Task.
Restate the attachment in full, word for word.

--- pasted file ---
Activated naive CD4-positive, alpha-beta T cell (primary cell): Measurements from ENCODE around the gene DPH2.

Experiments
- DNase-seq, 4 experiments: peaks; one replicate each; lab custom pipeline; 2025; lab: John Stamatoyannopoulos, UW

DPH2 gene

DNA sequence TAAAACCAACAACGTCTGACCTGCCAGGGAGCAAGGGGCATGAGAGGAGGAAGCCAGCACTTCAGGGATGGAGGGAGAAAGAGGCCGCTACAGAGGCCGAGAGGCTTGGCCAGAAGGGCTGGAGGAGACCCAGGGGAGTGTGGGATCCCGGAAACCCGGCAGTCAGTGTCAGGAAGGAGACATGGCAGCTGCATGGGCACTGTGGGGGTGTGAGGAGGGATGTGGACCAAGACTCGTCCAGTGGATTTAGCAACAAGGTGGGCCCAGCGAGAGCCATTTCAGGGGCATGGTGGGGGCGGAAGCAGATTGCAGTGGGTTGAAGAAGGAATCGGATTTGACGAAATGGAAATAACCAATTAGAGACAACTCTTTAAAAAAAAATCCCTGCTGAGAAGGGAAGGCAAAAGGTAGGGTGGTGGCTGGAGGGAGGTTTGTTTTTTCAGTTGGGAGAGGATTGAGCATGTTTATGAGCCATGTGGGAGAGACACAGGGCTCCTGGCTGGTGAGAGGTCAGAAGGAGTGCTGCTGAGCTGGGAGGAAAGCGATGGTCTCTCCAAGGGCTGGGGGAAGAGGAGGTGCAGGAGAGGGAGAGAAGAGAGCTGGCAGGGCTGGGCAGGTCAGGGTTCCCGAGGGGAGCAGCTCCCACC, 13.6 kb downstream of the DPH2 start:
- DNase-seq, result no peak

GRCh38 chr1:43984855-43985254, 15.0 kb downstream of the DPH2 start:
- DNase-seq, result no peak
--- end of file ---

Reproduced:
Activated naive CD4-positive, alpha-beta T cell (primary cell): Measurements from ENCODE around the gene DPH2.

Experiments
- DNase-seq, 4 experiments: peaks; one replicate each; lab custom pipeline; 2025; lab: John Stamatoyannopoulos, UW

DPH2 gene

DNA sequence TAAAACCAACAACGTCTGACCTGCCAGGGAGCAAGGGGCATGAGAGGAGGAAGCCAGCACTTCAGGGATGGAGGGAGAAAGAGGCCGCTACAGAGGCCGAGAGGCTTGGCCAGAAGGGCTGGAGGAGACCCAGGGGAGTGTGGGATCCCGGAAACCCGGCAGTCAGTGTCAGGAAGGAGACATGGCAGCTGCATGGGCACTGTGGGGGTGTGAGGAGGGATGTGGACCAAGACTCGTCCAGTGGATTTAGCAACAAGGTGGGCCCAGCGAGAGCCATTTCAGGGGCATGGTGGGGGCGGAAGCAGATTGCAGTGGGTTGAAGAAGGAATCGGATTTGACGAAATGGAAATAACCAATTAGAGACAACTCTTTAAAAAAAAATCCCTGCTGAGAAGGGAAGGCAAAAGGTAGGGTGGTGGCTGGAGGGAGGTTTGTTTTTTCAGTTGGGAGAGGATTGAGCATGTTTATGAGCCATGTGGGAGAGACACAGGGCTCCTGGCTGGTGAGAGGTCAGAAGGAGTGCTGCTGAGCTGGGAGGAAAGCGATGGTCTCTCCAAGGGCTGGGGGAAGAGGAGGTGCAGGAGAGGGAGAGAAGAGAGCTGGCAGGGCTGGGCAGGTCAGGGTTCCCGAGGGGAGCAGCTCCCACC, 13.6 kb downstream of the DPH2 start:
- DNase-seq, result no peak

GRCh38 chr1:43984855-43985254, 15.0 kb downstream of the DPH2 start:
- DNase-seq, result no peak